Can a client sue a designer for the failures of a contractor that the client hired?

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Can a client sue a designer for the failures of a contractor that the client hired?

My wife is an interior designer. She recently designed a home and suggested a construction

company for the renovation that the client, not my wife, ended up hiring. That builder has

been massively behind schedule and has not paid subcontractors on time so the work is

taking much longer to be completed. The client is saying that she is holding my wife

responsible for all the problems going on with the job. My wife has even paid out of pocket to

cover things the builder hadn’t purchased or was behind on payment just to help the project

move ahead. Can my wife be held responsible?

Asked on October 5, 2016 under Business Law, Maryland


SJZ, Member, New York Bar / FreeAdvice Contributing Attorney

Answered 7 years ago | Contributor

No, she is not liable unless she was actually supervising or managing the contractor's work, or guaranteed their performance, or has some financial tie to them, or if the problem(s) were in some way due to her design (which does not seem to have been the case). In the absence of a conntection or or rule in managing (e.g. "GC'ing") the contractor, she is not liable for another entity's or person's negligence or intentional breach of their obligations simply becasuse she suggested them. To be liable, she must have able to exert control over what happened or otherwise to have been at fault; a "suggestion" does not estabish enough fault for what occured.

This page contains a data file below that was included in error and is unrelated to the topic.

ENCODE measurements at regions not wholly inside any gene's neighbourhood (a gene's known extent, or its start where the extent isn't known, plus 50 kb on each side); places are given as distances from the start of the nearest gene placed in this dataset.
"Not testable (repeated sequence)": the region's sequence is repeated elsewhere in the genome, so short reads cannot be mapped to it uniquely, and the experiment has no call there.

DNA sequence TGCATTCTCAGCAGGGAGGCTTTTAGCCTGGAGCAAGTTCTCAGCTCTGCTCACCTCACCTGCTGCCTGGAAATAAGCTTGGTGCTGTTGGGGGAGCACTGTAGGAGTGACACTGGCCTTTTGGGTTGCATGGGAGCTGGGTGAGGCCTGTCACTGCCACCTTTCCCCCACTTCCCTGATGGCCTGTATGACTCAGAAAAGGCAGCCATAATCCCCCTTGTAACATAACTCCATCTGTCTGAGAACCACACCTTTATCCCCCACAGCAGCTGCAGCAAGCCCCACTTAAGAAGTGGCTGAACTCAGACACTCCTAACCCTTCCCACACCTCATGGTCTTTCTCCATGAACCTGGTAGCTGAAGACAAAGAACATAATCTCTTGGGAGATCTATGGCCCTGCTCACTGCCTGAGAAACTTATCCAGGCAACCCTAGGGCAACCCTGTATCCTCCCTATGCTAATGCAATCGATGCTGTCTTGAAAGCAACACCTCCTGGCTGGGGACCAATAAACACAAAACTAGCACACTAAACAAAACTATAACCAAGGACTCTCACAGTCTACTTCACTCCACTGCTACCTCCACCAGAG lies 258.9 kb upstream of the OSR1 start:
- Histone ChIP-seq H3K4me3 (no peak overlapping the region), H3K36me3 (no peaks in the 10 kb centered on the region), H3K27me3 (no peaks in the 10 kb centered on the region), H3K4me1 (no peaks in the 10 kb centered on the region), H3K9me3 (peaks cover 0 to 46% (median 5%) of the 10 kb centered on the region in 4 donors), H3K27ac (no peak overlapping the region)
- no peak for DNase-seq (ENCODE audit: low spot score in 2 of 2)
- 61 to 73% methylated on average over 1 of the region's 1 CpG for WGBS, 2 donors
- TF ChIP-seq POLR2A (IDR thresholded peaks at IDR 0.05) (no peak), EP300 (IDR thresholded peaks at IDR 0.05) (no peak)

IMPORTANT NOTICE: The Answer(s) provided above are for general information only. The attorney providing the answer was not serving as the attorney for the person submitting the question or in any attorney-client relationship with such person. Laws may vary from state to state, and sometimes change. Tiny variations in the facts, or a fact not set forth in a question, often can change a legal outcome or an attorney's conclusion. Although has verified the attorney was admitted to practice law in at least one jurisdiction, he or she may not be authorized to practice law in the jurisdiction referred to in the question, nor is he or she necessarily experienced in the area of the law involved. Unlike the information in the Answer(s) above, upon which you should NOT rely, for personal advice you can rely upon we suggest you retain an attorney to represent you.

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